Find the latest information on COVID-19, monkeypox, and the flu vaccine
New to MyHealth?
Manage Your Care From Anywhere.
Access your health information from any device with MyHealth. You can message your clinic, view lab results, schedule an appointment, and pay your bill.
Nutrition Services for Cancer Patients
Nutrition Services for Cancer Patients
Nutrition is an important part of life, cancer treatment, recovery, and prevention. Food is one of the few things you can be in control of during your treatment. The oncology certified registered dietitians at the Stanford Cancer Center are here to help you make informed choices about nutrition, answer your nutrition-related questions, and help you to achieve and maintain good health.
Care and Treatment
Nutritional Management of Loss of Appetite:
There are many things that cause a loss of appetite. Nausea, vomiting, or changes in food's taste or smell all may contribute to a person losing his/her appetite. Sometimes, the cancer treatment itself will make you feel like not eating. Your emotional state and how you cope with your cancer may also cause a loss of appetite. Talk to your physician about these things, because in addition to the following eating and nutrition tips there may be medications or other suggestions that will help you. Suggestions for managing a loss of appetite include the following:
- If you feel you cannot eat regular food for any meal, try liquid meal replacements.
- If you cannot eat very much at one time, eat throughout the day. Frequent meals or high-protein, high-calorie snacks, even if they are small, make up for larger meals.
- Keep easy to prepare and nutritious foods within reach so you can have something whenever you feel like it. Do not forget to take a snack with you whenever you go out. Try these snack ideas:
- Cheese and crackers
- Ice cream
- Peanut butter
- Liquid supplements
- If you cannot eat solid foods and cannot drink liquid supplements, try to drink beverages during the day. Juice, soup, and other similar fluids can provide important calories and nutrients.
- Change the way you eat certain foods or the time you eat them to make them more attractive.
- Try soft, cool, or frozen foods.
- Take advantage of times when you have a good appetite and eat well.
- Do not drink too much while you eat, and stop drinking a half hour to an hour before your plan to have a meal. This may improve your appetite.
- Plan an enjoyable meal. Make food attractive and relax while you eat. Eat with friends.
- Wine or beer may stimulate your appetite. A small glass of wine or beer during a meal may be okay. Check with your physician or registered dietitian.
- Do some physical activity each day even if you feel tired. Even a very short walk, a light housekeeping task, or playing with a pet can help you develop an appetite.
- Use the clock to tell you when to eat. Try to have snacks approximately every 3 hours or so.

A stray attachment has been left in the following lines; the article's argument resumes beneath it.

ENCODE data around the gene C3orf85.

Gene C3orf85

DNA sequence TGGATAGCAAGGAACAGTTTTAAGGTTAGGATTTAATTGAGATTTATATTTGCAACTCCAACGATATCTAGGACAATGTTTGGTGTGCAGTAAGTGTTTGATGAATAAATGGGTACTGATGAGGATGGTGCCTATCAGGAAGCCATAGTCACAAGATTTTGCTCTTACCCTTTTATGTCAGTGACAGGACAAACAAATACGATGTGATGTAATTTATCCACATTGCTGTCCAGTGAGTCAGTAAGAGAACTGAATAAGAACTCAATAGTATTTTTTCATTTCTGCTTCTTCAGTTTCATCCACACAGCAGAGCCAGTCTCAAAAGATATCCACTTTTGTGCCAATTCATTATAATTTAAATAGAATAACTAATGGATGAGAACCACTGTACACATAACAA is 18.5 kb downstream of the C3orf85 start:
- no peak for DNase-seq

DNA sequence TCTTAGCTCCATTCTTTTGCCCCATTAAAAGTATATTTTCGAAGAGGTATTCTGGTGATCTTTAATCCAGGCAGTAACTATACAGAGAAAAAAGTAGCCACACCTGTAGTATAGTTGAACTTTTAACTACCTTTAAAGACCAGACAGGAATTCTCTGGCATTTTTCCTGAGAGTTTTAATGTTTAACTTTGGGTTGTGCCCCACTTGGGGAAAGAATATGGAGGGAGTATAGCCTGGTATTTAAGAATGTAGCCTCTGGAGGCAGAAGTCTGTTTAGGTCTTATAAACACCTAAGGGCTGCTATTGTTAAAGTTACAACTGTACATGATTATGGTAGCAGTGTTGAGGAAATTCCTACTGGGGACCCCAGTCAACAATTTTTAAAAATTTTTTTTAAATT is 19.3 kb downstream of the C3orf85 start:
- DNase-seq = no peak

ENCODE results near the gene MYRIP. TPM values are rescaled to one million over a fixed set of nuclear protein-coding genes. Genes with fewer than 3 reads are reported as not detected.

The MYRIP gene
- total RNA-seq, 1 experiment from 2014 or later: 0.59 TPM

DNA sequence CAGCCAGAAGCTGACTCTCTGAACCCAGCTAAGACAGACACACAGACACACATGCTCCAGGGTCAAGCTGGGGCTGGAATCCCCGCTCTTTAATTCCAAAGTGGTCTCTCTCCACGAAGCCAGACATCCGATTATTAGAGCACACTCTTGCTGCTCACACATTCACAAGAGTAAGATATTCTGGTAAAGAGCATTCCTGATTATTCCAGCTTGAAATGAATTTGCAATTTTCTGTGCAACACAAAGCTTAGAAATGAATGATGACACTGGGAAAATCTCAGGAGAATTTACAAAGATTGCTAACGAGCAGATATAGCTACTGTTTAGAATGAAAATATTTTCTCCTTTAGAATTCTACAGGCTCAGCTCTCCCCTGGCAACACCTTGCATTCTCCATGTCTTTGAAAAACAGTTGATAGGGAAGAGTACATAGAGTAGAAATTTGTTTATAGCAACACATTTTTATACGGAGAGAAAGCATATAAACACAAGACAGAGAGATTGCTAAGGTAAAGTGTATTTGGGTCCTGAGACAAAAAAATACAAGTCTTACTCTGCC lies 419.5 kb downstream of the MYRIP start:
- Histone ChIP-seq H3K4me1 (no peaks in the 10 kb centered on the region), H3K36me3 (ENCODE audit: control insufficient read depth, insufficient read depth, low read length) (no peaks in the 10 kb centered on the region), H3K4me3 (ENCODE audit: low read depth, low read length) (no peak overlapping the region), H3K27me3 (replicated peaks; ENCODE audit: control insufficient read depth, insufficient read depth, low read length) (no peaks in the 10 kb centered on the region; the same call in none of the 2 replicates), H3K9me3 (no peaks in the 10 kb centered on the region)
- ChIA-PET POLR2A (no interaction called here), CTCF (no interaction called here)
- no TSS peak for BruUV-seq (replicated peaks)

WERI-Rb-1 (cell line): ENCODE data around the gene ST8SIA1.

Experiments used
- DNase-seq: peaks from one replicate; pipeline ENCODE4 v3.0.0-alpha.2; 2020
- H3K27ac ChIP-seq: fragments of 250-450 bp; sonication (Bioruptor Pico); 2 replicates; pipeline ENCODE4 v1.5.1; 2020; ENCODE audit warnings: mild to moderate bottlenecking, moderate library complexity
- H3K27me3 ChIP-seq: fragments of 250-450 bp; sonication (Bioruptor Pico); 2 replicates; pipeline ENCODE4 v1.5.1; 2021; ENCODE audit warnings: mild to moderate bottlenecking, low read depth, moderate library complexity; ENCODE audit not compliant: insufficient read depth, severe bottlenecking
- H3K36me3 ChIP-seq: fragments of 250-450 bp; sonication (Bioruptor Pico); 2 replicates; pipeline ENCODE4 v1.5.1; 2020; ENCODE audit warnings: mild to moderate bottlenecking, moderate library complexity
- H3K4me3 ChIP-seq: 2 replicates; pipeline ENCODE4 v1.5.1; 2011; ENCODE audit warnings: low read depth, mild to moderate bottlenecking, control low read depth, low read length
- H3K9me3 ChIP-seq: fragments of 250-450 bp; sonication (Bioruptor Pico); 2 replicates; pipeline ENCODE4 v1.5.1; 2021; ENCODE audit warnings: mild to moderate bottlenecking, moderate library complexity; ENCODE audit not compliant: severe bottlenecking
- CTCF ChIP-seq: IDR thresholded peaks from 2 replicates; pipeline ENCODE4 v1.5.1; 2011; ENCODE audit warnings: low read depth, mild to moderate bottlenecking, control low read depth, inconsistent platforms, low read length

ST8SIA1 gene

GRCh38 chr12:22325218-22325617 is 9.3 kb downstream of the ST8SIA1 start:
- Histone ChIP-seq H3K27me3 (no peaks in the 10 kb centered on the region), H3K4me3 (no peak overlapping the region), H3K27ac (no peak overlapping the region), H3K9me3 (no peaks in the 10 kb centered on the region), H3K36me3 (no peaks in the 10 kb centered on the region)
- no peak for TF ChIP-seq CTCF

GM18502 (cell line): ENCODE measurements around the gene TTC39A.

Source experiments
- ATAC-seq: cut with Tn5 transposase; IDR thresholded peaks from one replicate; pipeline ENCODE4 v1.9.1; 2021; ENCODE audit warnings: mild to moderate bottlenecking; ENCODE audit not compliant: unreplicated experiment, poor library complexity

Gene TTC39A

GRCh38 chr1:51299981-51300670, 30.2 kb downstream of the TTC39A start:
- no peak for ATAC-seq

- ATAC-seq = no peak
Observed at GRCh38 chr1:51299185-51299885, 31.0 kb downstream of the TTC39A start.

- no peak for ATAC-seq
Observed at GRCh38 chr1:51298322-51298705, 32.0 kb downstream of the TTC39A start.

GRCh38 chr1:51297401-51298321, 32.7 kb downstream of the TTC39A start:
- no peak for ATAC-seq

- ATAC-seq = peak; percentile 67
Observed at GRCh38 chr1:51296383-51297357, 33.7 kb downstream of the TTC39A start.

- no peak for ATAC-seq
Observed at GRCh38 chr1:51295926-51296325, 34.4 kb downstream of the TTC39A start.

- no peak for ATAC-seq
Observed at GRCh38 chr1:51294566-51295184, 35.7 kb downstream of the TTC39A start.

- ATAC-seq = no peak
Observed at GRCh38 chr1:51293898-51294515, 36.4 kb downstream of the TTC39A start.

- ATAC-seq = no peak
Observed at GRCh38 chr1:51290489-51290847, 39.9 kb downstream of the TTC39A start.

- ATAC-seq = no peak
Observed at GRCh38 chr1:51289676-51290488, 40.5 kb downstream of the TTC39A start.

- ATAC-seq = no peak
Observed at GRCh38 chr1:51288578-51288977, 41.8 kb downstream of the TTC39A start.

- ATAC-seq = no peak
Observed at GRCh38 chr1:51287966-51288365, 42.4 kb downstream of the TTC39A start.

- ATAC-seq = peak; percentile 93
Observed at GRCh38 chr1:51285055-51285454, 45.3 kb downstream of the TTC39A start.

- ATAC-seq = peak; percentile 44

Cancer Fighting Recipe of the Week: Week 3
In honor of Colon Cancer Awareness month, we'll be featuring four colorectal cancer friendly recipes each week during the month of March.
Broccoli, cabbage, collard greens, kale, cauliflower and Brussels sprouts are all cruciferous vegetables. This vegetable family contains powerful phytochemicals, including carotenoids, indoles and glucosinolates and isothiocyanates, which have been studied and shown to slow the growth of many cancers.
Asparagus and Scallion Soup with Almonds
California Citrus Greens Salad with Garlic Dressing
Curried Chickpea Salad with Walnuts
Salmon Salad with Pimento and Herbs
Shredded Carrot and Beet Salad
Spinach Salad with Strawberry Vinaigrette
Spinach, Red Bell Pepper and Feta Cheese Salad with Yogurt Dressing
10 Minute Italian Chicken Stir Fry
Barley, Turkey & Butternut Squash Casserole
Bean and Vegetable Enchilada Casserole
Cranberry-Turkey Salad Sandwiches
Crispy Parmesan Turkey Cutlets
Egg, Spinach, and Bacon Sandwiches
Fish Filet with Squash and Herbs
Grilled Vegetable Polenta with Pan Roasted Red Pepper and Tomato Sauce
Halibut with Citrus and Garlic
Hearty Beef Stew with Winter Vegetables
Herbed Polenta with Grilled Portobello Mushrooms
Mediterranean Grilled Veggie Pockets
Molasses-Cured Pork Loin with Apples
New American Plate "Tetrazzini" Casserole
Peppers Stuffed with Barley, Parmesan and Onion
Quinoa and Mushroom Pilaf with Dill
Roasted Pork Tenderloin with Maple Mustard Sauce
Seared Scallops with Beet Puree and Arugula Salad
Soft Tacos with Southwestern Vegetables
Spicy Broccoli, Cauliflower and Tofu
Steamed Halibut on Spinach with Lemon Sauce
Summer Tofu Kebab with Peanut Sauce
Turkey Reuben Grilled Sandwiches
Udon Noodles with Spicy Peanut Ginger Sauce
Whole Wheat Pasta with Fennel, Peas and Arugula
PREPARE FOR YOUR APPOINTMENT
- Bring your photo ID and Insurance Card
- Maps, directions, parking, public transit options, and contact information
Ask your physician for a REFERRAL for a Cancer Center Nutrition Appointment
Our dietitians are available for 45 minute consults by appointment only, Monday – Friday from 8 a.m. – 4 p.m.
Download our nutrition appointment flyer.
Questions about your appointment or need to make a change?
For Health Care Professionals
Our dietitians are available for 45 minute consults by appointment only on: Mondays – Friday, 8 a.m. – 4 p.m.
HOW TO REFER
Call us at 1-650-498-6000 to refer a new patient for a nutrition consultation. If you wish to refer a patient to the Stanford Cancer Center, please call the Physician Helpline.
- Send referrals online
- Place radiology orders
- View referral status
- Access medical records
Questions about your appointment or need to make a change? Call: